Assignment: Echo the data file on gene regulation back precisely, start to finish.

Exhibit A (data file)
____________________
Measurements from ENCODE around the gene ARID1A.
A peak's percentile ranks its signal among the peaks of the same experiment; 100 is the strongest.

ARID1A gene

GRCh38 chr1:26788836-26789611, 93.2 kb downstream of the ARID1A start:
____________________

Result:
Measurements from ENCODE around the gene ARID1A.
A peak's percentile ranks its signal among the peaks of the same experiment; 100 is the strongest.

ARID1A gene

GRCh38 chr1:26788836-26789611, 93.2 kb downstream of the ARID1A start: